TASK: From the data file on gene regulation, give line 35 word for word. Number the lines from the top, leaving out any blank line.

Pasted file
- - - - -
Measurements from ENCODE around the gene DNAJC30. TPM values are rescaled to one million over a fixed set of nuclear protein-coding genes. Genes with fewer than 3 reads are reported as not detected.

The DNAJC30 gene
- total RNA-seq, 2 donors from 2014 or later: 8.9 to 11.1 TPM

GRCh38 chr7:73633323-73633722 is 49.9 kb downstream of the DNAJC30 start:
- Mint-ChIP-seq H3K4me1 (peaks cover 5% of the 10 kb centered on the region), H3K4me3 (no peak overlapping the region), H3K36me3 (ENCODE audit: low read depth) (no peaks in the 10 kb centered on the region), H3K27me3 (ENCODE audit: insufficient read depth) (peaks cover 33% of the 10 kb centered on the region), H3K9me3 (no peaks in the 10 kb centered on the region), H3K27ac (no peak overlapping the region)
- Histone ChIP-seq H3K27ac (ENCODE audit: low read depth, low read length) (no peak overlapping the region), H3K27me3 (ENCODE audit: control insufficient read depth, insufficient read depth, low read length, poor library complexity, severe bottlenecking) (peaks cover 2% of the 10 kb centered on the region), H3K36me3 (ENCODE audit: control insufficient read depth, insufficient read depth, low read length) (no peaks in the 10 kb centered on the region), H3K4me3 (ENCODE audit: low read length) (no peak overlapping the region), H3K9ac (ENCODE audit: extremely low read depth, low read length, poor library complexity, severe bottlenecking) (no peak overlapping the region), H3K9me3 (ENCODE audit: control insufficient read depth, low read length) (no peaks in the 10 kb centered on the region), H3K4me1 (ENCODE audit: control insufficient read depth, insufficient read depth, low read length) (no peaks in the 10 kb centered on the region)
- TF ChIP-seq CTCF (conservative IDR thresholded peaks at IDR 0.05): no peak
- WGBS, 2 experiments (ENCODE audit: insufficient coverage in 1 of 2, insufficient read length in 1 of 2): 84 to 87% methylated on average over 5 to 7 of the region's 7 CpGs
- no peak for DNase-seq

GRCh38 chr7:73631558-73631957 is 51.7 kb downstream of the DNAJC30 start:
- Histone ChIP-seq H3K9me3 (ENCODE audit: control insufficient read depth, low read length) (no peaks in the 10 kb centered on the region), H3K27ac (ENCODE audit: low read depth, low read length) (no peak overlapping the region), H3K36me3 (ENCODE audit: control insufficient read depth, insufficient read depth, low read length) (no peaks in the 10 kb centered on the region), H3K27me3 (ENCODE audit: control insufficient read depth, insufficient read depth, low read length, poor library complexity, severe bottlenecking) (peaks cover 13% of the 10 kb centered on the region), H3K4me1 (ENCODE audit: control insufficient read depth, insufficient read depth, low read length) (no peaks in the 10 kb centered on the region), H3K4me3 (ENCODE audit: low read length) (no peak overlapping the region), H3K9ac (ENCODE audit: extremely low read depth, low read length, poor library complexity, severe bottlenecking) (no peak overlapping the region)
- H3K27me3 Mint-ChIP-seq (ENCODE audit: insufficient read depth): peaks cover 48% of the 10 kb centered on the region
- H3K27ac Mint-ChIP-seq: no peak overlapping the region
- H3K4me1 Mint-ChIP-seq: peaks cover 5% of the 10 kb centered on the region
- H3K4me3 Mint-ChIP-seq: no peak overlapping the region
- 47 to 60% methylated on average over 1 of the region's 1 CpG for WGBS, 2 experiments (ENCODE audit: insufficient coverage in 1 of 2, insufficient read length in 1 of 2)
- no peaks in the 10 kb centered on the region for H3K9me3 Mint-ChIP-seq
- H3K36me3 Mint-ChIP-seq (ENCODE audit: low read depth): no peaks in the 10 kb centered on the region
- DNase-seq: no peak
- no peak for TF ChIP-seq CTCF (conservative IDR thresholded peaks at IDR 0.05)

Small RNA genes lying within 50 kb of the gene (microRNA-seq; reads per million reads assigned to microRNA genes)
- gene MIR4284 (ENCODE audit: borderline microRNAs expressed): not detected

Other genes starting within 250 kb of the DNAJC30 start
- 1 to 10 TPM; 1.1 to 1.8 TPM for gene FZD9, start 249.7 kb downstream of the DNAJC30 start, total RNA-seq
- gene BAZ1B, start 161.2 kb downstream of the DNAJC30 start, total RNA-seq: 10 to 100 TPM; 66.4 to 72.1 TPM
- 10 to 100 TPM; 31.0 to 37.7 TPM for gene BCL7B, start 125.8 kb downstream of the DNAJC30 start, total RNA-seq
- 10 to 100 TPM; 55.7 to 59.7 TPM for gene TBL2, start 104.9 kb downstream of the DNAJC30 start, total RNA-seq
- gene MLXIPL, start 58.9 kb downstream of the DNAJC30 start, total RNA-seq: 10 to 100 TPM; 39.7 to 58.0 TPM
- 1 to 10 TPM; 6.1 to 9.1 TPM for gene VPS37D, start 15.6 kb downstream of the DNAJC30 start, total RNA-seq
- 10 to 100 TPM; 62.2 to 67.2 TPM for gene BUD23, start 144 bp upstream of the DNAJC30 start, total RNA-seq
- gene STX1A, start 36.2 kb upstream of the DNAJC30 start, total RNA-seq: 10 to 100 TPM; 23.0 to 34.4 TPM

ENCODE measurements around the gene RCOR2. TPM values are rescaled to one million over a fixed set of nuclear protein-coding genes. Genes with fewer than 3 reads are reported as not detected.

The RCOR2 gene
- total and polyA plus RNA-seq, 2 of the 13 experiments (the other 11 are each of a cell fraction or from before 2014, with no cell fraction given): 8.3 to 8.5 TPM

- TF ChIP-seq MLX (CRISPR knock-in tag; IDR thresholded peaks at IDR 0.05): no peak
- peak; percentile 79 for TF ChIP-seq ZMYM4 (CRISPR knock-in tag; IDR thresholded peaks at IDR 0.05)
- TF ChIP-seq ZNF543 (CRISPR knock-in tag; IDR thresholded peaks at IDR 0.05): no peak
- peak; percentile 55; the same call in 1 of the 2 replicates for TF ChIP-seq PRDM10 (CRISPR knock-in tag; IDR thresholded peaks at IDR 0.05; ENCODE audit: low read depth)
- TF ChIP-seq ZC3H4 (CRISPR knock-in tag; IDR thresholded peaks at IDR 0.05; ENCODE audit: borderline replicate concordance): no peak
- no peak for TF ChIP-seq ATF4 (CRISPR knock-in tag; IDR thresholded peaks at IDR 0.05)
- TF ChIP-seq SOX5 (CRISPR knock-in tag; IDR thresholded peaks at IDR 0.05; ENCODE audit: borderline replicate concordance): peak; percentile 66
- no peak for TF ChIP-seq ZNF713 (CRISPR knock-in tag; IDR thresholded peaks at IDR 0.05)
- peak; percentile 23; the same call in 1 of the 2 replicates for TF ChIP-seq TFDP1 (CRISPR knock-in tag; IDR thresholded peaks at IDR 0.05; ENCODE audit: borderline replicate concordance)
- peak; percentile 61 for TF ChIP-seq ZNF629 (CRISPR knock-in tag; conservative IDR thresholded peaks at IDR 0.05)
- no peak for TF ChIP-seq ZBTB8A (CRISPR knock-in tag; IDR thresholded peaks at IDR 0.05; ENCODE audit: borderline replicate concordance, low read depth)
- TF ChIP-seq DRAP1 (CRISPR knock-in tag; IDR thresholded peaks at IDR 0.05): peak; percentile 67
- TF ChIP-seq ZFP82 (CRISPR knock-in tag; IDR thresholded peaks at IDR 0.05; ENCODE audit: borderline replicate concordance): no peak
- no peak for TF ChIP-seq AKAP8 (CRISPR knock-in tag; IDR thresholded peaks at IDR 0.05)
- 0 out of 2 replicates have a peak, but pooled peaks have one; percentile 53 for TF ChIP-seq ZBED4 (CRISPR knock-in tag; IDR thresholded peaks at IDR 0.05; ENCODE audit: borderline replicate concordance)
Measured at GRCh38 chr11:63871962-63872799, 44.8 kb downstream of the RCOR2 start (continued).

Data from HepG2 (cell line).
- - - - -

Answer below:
- TF ChIP-seq MLX (CRISPR knock-in tag; IDR thresholded peaks at IDR 0.05): no peak